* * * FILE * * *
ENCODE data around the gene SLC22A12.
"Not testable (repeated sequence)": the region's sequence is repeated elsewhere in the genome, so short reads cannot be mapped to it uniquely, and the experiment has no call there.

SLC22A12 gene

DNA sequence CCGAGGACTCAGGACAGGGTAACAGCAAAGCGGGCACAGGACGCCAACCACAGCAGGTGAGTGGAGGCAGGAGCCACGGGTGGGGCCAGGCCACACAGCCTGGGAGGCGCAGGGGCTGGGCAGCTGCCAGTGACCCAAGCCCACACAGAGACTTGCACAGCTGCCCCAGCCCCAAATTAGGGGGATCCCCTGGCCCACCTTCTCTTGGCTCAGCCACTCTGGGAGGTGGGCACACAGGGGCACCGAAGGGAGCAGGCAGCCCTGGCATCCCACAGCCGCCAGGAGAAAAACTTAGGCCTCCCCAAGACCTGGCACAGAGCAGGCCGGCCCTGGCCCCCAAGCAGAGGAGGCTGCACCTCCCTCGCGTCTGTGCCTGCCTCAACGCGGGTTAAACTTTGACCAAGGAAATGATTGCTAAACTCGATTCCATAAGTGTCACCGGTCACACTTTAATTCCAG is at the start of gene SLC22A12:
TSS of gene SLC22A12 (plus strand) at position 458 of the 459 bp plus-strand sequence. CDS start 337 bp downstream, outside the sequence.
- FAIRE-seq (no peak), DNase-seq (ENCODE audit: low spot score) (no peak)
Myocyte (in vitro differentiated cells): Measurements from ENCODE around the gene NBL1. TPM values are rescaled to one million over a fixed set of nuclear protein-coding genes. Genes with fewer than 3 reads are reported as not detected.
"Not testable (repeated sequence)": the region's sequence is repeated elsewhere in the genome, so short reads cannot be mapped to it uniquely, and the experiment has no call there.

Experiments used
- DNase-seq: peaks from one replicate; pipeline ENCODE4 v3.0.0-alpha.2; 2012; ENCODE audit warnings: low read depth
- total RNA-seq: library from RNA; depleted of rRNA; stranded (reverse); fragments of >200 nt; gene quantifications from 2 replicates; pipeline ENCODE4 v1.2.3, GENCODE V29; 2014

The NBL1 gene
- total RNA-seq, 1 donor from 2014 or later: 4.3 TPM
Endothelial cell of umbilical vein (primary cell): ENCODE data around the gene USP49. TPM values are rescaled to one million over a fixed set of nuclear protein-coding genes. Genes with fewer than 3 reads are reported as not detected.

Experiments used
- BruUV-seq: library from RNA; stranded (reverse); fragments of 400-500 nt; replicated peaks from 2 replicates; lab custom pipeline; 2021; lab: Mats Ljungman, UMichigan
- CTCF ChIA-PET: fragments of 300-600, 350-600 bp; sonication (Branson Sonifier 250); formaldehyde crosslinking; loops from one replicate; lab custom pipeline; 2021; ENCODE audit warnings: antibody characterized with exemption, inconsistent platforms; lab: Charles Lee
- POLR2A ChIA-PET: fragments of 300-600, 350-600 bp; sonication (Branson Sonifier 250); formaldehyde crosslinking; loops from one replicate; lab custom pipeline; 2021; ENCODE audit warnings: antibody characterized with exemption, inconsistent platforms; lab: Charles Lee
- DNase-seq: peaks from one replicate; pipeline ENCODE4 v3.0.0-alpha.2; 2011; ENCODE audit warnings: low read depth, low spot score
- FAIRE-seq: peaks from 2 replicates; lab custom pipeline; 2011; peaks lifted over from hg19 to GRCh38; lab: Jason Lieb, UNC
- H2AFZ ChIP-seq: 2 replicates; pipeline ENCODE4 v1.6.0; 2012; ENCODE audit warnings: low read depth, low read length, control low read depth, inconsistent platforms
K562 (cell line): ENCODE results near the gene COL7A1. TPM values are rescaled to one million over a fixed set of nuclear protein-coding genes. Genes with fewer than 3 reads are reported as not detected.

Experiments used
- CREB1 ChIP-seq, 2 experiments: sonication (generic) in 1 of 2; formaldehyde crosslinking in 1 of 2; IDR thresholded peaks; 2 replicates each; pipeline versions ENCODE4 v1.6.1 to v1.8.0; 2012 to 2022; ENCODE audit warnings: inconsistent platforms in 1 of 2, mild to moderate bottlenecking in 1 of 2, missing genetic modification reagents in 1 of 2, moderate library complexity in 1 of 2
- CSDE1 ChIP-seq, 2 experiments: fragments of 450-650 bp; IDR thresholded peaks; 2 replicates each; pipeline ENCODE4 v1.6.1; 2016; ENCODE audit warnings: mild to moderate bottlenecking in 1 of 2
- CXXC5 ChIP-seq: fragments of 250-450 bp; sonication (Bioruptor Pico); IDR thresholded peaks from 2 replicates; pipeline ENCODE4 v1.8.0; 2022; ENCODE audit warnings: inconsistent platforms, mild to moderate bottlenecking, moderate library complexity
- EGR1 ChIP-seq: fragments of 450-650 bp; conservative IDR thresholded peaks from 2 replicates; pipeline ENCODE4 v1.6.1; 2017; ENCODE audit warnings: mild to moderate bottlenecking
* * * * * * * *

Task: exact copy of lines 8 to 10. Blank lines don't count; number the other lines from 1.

"Not testable (repeated sequence)": the region's sequence is repeated elsewhere in the genome, so short reads cannot be mapped to it uniquely, and the experiment has no call there.

Experiments used
- DNase-seq: peaks from one replicate; pipeline ENCODE4 v3.0.0-alpha.2; 2012; ENCODE audit warnings: low read depth